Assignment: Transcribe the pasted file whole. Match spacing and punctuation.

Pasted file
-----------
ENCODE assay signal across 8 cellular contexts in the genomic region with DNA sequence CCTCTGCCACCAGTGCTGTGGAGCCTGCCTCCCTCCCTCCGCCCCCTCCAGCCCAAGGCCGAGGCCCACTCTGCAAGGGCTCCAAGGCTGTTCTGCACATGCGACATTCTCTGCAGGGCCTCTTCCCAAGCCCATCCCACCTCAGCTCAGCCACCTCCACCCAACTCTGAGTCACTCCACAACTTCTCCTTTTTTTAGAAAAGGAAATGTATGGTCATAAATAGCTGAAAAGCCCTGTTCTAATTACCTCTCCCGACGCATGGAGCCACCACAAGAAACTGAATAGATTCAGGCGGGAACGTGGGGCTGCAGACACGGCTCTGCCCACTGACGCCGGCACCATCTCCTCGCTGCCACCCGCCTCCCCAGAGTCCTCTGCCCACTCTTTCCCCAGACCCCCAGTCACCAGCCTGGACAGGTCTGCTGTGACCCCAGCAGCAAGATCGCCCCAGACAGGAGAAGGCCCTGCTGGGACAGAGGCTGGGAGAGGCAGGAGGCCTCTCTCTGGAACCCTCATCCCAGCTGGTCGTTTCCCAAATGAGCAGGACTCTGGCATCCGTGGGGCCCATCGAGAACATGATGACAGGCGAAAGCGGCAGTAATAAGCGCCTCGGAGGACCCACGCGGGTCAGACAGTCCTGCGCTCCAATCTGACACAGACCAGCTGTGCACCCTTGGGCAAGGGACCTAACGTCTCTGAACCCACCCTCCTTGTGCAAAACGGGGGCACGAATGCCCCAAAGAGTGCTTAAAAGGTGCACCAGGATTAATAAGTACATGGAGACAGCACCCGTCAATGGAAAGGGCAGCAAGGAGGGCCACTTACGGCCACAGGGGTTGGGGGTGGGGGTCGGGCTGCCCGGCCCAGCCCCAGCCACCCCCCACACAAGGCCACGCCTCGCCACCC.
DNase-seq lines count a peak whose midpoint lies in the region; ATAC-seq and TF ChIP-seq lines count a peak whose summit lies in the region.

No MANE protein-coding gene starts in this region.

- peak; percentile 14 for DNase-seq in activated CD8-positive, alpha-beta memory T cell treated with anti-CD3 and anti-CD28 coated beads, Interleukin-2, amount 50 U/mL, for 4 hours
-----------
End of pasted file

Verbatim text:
ENCODE assay signal across 8 cellular contexts in the genomic region with DNA sequence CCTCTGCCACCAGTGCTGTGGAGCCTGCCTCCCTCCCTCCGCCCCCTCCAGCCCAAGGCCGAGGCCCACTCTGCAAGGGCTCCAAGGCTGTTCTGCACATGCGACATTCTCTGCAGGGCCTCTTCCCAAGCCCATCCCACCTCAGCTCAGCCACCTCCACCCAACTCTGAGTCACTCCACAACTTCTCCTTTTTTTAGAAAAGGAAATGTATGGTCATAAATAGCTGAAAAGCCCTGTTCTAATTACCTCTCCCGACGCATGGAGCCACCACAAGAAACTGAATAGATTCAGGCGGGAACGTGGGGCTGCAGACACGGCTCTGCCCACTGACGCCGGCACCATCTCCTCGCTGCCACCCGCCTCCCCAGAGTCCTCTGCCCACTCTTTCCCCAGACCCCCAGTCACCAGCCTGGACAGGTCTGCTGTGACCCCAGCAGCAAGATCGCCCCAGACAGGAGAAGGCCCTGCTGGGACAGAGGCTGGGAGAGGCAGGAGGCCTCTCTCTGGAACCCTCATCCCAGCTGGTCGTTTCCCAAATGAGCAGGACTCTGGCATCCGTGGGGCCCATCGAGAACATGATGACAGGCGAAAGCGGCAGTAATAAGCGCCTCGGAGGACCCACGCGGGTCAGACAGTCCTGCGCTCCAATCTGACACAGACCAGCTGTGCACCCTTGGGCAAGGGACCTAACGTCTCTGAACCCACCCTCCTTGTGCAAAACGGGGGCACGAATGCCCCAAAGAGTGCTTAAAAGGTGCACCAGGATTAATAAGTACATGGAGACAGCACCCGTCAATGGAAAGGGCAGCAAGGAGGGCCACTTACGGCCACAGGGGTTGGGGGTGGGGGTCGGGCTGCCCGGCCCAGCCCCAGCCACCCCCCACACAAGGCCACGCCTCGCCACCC.
DNase-seq lines count a peak whose midpoint lies in the region; ATAC-seq and TF ChIP-seq lines count a peak whose summit lies in the region.

No MANE protein-coding gene starts in this region.

- peak; percentile 14 for DNase-seq in activated CD8-positive, alpha-beta memory T cell treated with anti-CD3 and anti-CD28 coated beads, Interleukin-2, amount 50 U/mL, for 4 hours